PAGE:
By using a trapezium-shaped pulse we have tried to modulate gradually the composition across the interface between the ferromagnetic Co alloy layer and the nonmagnetic Cu layer. The multilayer "lm produced by a square pulse wave was that with Co alloy layer thickness of 9 As and Cu layer thickness of 14 As . In Fig. 4, we show the MR ratio of the prepared "lms against the sweep time to deposit the "lms. Here, the sweep time is proportional to the gradient of the trapezium-shaped pulse and corresponds to the thickness of the interface region. The MR ratio decreases monotonically with increasing sweep time. The MR ratios of the multilayer "lms with Co alloy layer composition of the 83 and 86 at.% Co show a similar tendency. When measured at a temperature of 5 K, the MR ratio considerably increases but has a tendency to decrease monotonically with increasing sweep time. Figure 5 shows the sweep time dependence of the MR ratio for the "lms deposited using a trapezium-shaped pulse with a Co alloy layer thickness reduced to 4.5 As . By increasing the sweep time, the MR ratio of these "lms "rst increases, exhibits a peak at sweep time of about 0.1 sec, and then decreases. A similar tendency was also observed for the "lms with di!erent Co concentration (x"83, 86, 88 at.%) in the ferromagnetic Co alloy layer. The intermediate layer thickness between Cu and the ferromagnetic Co alloy layer corresponding to a sweep time of 0.1 is estimated to be about 5 As , by considering the increase of current e$ciency with a decrease of the deposition current density. (For example, the current e$ciency at 0.4 mA/cm is about 85% and that at 20 mA/cm is about 45%.) However, the composition in the intermediate layer changes over the range of

MAGNETORESISTANCE EFFECT OF Co-Cu NANOSTRUCTURE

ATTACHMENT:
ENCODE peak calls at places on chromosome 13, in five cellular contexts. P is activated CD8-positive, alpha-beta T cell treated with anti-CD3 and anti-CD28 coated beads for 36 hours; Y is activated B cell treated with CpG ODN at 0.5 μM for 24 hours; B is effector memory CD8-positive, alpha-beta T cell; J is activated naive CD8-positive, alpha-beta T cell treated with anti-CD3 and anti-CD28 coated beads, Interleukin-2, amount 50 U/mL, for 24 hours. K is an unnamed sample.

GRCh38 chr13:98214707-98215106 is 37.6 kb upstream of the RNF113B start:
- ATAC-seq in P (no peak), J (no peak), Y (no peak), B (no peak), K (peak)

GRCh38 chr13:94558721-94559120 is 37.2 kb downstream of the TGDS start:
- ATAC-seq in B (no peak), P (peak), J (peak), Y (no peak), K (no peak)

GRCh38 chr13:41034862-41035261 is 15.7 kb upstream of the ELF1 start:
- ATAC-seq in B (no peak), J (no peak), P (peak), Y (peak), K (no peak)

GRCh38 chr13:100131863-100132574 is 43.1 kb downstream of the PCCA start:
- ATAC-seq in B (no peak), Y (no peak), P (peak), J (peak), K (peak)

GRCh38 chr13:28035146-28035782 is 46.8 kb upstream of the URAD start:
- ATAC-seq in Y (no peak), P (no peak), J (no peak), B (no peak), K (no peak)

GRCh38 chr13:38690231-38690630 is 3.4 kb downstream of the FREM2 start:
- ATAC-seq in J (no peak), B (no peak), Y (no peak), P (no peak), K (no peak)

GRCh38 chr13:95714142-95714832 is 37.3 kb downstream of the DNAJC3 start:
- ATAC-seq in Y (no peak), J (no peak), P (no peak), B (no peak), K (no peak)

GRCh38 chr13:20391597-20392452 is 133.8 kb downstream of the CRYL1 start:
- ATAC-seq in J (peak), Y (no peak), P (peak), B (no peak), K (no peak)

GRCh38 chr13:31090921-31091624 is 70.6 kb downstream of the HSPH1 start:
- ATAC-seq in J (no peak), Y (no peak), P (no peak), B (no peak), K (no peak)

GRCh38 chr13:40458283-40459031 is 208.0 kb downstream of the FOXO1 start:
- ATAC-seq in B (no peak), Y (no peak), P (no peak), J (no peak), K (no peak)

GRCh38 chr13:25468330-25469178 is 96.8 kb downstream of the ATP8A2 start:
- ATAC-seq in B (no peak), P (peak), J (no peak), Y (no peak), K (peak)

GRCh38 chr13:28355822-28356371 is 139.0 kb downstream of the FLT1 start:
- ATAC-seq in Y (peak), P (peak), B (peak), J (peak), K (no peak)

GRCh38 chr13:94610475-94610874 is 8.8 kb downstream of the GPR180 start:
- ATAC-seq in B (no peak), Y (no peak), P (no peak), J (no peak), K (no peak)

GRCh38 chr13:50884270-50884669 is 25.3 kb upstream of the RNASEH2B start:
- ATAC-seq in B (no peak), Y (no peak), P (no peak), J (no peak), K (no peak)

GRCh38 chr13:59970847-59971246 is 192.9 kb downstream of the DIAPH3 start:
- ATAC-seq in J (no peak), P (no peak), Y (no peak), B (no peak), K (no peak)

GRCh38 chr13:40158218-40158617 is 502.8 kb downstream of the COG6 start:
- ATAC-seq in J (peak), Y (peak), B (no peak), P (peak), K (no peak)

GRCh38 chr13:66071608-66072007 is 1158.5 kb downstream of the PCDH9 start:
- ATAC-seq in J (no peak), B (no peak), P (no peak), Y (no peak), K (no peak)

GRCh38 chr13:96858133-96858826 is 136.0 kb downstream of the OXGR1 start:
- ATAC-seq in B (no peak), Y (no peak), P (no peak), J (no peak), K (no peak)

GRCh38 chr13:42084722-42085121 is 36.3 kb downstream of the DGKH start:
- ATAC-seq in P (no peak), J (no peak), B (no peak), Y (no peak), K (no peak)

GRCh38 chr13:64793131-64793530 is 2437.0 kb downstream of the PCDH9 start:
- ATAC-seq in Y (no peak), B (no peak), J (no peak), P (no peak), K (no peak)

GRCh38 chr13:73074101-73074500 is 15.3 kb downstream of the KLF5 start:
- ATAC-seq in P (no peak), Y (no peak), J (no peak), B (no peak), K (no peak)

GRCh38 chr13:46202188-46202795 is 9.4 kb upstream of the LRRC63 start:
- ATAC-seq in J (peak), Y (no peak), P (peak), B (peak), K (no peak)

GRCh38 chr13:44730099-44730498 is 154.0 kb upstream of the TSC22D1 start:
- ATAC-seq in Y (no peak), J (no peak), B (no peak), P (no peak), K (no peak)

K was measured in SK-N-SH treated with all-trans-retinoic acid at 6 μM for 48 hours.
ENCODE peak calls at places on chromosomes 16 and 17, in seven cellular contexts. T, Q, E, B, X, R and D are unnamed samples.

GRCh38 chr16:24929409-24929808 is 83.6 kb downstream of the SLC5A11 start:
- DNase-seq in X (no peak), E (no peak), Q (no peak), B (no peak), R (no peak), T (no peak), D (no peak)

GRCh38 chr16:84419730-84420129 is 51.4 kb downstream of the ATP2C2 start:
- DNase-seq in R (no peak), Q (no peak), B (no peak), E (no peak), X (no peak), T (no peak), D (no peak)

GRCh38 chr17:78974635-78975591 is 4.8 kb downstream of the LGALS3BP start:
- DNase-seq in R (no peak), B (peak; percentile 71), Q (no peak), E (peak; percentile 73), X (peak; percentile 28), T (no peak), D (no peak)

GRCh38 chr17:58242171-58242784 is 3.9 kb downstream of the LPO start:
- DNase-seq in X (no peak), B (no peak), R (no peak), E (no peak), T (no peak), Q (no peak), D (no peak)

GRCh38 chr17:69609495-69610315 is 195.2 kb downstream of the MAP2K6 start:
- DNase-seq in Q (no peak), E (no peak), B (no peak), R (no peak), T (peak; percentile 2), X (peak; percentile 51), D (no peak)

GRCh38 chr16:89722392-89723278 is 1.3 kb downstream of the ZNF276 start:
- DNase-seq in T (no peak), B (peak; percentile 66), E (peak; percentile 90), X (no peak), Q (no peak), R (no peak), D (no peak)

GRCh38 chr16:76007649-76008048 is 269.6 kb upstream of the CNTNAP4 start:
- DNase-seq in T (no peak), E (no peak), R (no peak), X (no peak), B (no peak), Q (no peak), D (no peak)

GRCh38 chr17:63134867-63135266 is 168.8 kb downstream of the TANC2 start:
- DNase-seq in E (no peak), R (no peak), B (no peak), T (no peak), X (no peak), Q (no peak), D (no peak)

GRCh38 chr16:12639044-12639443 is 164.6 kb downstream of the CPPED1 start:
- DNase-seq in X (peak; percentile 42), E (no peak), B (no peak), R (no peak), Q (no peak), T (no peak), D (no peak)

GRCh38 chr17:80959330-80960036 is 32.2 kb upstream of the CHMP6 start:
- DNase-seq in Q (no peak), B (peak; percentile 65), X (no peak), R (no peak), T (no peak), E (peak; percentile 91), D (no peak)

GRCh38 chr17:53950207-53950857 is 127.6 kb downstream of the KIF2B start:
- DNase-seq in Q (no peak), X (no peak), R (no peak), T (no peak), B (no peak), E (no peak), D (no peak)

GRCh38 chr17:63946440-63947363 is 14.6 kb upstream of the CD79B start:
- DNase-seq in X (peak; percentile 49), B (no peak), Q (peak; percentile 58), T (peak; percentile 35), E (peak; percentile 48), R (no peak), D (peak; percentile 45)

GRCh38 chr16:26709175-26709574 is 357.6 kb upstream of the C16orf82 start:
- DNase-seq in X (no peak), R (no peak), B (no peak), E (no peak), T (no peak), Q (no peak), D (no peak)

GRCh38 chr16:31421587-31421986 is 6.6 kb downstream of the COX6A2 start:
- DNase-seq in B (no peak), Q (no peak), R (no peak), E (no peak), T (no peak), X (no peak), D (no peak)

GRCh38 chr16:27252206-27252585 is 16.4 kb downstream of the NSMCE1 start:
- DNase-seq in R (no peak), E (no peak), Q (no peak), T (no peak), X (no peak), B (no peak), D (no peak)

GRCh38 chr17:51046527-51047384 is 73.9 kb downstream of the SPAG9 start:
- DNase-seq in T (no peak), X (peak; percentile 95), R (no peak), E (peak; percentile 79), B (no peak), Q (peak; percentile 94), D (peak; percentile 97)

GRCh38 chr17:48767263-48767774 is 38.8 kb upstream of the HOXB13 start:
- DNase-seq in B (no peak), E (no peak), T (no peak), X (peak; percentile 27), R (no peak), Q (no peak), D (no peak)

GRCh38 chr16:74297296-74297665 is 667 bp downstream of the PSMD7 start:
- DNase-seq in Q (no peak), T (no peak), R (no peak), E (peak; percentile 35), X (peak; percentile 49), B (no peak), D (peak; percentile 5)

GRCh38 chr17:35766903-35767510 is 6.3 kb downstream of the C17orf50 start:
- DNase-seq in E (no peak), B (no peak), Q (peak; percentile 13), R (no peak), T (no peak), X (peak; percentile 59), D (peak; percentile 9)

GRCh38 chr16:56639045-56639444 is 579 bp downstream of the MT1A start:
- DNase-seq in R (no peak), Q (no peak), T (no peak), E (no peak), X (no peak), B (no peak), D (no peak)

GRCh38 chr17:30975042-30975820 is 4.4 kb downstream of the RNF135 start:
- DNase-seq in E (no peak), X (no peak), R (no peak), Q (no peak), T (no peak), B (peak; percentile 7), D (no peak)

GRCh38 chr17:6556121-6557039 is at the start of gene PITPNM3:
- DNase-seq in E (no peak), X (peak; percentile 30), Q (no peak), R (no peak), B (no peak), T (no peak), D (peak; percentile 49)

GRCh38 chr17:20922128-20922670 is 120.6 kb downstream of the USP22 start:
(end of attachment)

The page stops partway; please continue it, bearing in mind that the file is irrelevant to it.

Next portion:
FIG. 5. MR ratio for the "lms with a Co alloy layer thickness of 4.5 As and a composition of x"88, 86, and 83 at.% Co against the sweep time. The inset shows the Co alloy layer thickness dependence of the MR ratio for the [Co Cu t As /Cu 14 As ] multilayers deposited with a simple    square pulse.

0}86 at.% Co. Therefore the thickness of the ferromagnetic layer is estimated as 4.5 As by considering the fact that the electrodeposited Co}Cu alloys become ferromagnetic above 10 at.% Co in the alloys as shown in Fig. 9. The total

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thickness of the ferromagnetic layer therefore becomes about 9 As . It seems from the results of Figs. 4 and 5 that an optimum Co alloy layer thickness of about 9 As is necessary to have the highest magnetoresistance value. This can also be con"rmed by the fact that the Co layer thickness dependence of the MR ratios of the "lms produced by square pulse shows a similar tendency as shown in the inset. A similar result has been reported by Parkin et al., for sputter deposited "lm (11). Moreover, it seems to be that MR is more strongly dependent on the Co alloy layer thickness than the change of the composition near the interface between the Co alloy and the Cu layers. The di!erence in the experimental results of the sweep time dependence of the MR ratio, depending on the di!erence in the thickness (4.5 and 9 As ) of ferromagnetic Co alloy layers, suggests that comparatively #at "lm has been formed in atomic scale by electrodeposition. Figure 6 shows the magnetic "eld dependence of *R/R  and the magnetization curve for the "lms (a, b, c in Fig. 4). The magnetic "eld dependence of the "lm deposited without a sweep time (sweep time 0 sec) does not saturate in the region of the "eld; however, that of the "lm with a larger sweep time has a tendency to saturate in a relatively small magnetic "eld and also the MR ratio of the "lm decreases. The reason of the decrease in the MR ratio seems to be the following: With the increase of sweep time the Co alloy layer thickness increases; as a result the ferromagnetic coupling strengthens inside the Co alloy layer. Then the fraction of